Designing for Accessibility
Many aspects of web accessibility are implemented through code, but code isn't the only thing that matters. A website's design plays a crucial role in ensuring people with disabilities can use the site effectively. Failures in design can lead to a variety of accessibility issues — no matter how much effort goes into meeting standards in the code. In this post, we'll discuss a few aspects of a website's design that can help ensure the site is accessible to all users.
The following are some of the items we pay close attention to at Zaengle:
- Make sure text and interactive elements have a color contrast ratio of at least 4.5:1.
- Avoid using color alone to convey information.
- Place meaningful text inside of links.
- Try to avoid parallax scrolling and flashing graphics or animations.
- Align text to the left, and take note of line length and spacing.
- Avoid using flattened text within images when possible.
Ensure Acceptable Color Contrast Ratios
Users with low vision can have trouble reading text without enough contrast between the text and the background, which is why the Web Content Accessibility Guidelines (WCAG) specify minimum contrast ratios. The WCAG 2.1 minimum contrast ratio for most text is 4.5:1. Text that is at least 18 point or 14 point bold has a minimum contrast ratio of 3:1.
Let's look at an example.
The text with a contrast ratio of 1.34:1 is difficult to read, even for users without color vision deficiencies. This is a perfect example of how creating a design with accessibility in mind will benefit all users.
Adequate text contrast is particularly important for branding colors, since those are often difficult to change later. There are many contrast checkers out there, but an excellent one is the WebAIM contrast checker. Checking text contrast while creating a design will verify the site's text can be read by users with color vision deficiencies.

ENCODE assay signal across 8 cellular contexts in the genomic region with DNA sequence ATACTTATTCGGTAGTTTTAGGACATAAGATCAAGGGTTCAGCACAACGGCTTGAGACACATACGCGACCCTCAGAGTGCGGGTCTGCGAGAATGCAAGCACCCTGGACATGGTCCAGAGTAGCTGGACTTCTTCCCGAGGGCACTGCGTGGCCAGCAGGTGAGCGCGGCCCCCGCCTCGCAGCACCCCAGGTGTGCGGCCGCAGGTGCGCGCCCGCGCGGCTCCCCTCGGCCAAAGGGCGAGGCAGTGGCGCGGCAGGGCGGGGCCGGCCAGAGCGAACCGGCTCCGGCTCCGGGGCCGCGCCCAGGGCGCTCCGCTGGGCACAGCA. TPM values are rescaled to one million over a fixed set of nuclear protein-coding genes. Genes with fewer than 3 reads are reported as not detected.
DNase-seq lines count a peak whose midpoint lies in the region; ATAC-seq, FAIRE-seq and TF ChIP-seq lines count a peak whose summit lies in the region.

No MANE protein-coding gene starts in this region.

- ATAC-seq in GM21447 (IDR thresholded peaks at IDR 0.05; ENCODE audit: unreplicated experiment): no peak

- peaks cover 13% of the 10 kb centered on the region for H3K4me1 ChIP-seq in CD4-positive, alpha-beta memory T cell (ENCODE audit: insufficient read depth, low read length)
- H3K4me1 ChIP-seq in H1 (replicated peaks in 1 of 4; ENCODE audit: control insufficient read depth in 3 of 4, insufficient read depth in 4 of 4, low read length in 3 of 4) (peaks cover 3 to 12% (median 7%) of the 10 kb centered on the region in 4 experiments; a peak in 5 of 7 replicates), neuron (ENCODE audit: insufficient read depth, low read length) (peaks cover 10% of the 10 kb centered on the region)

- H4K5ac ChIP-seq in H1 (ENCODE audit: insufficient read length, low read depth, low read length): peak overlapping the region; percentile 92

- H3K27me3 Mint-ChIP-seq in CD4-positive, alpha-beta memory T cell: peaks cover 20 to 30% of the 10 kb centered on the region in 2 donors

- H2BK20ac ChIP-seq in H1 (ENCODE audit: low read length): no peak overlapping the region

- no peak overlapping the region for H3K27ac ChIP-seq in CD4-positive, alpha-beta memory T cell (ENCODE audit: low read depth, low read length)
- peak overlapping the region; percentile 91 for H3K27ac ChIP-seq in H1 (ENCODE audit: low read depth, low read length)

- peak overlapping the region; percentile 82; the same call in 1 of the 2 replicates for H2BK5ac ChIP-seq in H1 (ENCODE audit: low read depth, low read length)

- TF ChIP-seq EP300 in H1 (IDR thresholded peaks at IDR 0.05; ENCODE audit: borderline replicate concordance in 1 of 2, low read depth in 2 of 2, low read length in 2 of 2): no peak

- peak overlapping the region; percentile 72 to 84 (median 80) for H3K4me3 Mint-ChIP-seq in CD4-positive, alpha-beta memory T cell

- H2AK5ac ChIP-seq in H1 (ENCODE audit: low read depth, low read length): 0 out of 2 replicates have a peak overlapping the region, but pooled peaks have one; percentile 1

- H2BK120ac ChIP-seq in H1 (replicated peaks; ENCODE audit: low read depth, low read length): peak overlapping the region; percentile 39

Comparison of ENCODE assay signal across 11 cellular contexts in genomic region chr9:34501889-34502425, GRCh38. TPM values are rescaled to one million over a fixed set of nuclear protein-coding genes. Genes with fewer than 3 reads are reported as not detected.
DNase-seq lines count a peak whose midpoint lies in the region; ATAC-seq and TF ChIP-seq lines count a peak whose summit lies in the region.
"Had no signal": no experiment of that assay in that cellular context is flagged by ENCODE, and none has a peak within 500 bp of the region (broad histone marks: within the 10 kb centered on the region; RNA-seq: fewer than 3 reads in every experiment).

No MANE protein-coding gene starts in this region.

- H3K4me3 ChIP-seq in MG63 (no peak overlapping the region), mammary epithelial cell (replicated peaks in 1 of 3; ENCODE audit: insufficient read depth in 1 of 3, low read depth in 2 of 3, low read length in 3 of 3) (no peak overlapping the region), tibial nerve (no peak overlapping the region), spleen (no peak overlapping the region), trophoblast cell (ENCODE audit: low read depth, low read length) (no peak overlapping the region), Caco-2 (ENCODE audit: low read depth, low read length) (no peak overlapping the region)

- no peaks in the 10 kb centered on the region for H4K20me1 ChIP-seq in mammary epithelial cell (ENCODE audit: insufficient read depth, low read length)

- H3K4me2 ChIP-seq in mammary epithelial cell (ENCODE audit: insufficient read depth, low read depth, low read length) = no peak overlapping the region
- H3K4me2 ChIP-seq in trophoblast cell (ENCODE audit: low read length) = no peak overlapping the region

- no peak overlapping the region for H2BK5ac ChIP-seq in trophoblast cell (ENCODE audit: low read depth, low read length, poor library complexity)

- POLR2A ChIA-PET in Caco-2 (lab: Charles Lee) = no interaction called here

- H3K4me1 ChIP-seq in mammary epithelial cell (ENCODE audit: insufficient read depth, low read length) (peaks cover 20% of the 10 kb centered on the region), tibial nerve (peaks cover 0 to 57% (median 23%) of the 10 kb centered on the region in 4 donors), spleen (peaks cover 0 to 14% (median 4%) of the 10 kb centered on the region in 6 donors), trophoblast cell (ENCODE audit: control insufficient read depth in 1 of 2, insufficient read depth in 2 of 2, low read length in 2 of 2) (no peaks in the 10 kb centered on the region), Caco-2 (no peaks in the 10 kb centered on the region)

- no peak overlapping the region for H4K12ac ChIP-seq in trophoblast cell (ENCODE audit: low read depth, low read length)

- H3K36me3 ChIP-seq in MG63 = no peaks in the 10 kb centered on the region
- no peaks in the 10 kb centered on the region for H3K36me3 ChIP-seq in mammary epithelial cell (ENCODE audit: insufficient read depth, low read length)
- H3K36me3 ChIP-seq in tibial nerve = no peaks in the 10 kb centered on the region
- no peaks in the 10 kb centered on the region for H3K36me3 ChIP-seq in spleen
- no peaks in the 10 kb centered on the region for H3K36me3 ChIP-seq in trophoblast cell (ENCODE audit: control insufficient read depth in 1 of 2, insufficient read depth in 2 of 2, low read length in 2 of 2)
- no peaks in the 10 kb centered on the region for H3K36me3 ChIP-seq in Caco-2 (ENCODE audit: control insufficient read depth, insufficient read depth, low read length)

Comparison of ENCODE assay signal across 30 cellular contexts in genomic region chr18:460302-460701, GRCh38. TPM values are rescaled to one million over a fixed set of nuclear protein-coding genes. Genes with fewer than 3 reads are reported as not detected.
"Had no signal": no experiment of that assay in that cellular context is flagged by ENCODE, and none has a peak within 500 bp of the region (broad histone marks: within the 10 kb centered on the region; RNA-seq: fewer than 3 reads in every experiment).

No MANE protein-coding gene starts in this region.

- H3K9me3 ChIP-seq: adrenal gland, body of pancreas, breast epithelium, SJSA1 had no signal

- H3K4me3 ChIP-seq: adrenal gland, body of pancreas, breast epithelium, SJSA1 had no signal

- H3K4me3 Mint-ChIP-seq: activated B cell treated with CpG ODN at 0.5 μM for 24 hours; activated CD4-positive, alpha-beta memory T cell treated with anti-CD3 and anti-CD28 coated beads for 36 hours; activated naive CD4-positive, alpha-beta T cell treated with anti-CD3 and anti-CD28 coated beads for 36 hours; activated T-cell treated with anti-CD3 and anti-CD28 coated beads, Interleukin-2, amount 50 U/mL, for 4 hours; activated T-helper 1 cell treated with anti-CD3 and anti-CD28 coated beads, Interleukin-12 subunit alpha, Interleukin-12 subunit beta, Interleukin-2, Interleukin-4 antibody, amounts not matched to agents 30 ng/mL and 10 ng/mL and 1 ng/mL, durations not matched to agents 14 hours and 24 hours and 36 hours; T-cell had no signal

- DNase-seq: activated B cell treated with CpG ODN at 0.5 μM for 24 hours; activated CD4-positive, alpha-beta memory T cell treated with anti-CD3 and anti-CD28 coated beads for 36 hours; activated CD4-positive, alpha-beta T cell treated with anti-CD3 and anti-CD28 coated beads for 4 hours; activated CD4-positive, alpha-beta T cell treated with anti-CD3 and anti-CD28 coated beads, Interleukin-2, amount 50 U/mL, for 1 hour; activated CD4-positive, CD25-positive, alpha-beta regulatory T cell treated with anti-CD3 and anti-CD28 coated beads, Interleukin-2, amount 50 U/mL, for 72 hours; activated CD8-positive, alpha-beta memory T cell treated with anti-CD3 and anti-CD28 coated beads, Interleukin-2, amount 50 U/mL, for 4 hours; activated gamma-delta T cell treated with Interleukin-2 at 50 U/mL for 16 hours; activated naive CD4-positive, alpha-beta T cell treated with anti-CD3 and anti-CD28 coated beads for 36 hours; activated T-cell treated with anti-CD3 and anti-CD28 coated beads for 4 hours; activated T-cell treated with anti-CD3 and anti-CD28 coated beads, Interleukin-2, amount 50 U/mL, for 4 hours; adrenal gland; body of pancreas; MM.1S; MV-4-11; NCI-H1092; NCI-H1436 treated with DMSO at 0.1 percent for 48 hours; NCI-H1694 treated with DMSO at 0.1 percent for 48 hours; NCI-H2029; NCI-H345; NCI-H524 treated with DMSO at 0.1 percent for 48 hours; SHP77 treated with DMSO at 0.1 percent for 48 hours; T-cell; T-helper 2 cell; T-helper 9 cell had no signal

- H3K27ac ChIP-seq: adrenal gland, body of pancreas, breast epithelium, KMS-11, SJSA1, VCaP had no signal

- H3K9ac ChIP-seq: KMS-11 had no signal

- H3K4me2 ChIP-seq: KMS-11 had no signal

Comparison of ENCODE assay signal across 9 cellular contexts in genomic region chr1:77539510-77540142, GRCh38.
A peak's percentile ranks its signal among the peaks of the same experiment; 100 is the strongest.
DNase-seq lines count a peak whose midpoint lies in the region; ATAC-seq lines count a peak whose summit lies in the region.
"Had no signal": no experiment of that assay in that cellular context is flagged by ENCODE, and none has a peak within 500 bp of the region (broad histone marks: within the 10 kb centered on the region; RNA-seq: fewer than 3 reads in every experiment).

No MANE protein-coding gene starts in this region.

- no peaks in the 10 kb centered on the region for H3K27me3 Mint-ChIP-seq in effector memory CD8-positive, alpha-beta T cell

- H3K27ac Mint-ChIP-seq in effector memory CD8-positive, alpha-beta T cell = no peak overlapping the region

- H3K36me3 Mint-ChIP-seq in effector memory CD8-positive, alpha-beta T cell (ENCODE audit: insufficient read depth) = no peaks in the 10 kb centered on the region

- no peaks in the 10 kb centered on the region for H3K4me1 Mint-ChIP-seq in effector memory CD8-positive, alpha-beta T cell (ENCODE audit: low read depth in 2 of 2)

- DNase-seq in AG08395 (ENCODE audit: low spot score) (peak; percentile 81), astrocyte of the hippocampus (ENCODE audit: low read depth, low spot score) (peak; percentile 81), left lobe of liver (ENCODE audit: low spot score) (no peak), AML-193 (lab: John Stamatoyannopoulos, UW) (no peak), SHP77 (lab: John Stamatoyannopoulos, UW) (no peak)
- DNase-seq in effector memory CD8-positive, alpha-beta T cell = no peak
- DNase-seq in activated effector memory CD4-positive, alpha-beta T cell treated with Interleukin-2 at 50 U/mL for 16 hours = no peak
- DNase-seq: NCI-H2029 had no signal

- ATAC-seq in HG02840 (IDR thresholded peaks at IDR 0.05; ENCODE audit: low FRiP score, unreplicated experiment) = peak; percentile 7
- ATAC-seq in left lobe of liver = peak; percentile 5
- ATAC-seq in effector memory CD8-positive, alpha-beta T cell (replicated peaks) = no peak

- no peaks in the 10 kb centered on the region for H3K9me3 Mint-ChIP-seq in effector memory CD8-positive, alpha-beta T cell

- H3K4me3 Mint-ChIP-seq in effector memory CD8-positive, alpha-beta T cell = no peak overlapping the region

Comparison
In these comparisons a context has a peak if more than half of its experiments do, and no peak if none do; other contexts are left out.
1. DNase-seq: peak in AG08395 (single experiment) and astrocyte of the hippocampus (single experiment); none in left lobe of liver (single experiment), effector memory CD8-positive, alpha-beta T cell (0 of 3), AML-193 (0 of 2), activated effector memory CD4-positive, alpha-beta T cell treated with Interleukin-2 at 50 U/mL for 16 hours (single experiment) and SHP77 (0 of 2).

Use Multiple Indicators to Convey Information
Since some users have difficulty perceiving color, it's important to use additional indicators besides color to convey information. For example, required fields in a form are often indicated with red label text. But another indicator should also be used, such as an asterisk next to the label text.
Another good example is the active navigation item. Instead of using only a different color to indicate the item is active, add another indicator, like a bottom border. In this example from Workify, the active navigation item has green text and a bottom border, while the inactive items have white text and no bottom border.
Place Meaningful Text Inside of Links
A link's text indicates its purpose, so it's important to place meaningful text inside of links. For example, "click here" and "read more" aren't useful to certain users. A screen reader provides a list of links on a page, and a list consisting of nothing but "click here" and "read more" is useless to a screen reader user. People with cognitive limitations could become disoriented by extra navigation to and from content in which they're not actually interested.
Imagine a site has a page with the content "We have lots of great products", along with a link to the products page. Here's an example of good and bad text for that link:
- Bad text:
- Good text:
View what we have in stock.
Even with the context of "We have lots of great products", the bad text example doesn't provide enough information about the link. On the other hand, the good text example provides a clear indication of where the link will lead.
For a good example of how repetitive, vague link text can cause problems, the University of Washington created this example of inaccessible web content. This can be compared to their example of accessible web content. The accessible content has links with meaningful content, such as "Learn more about heading structure". The inaccessible content has link text of "Click here" for that same link.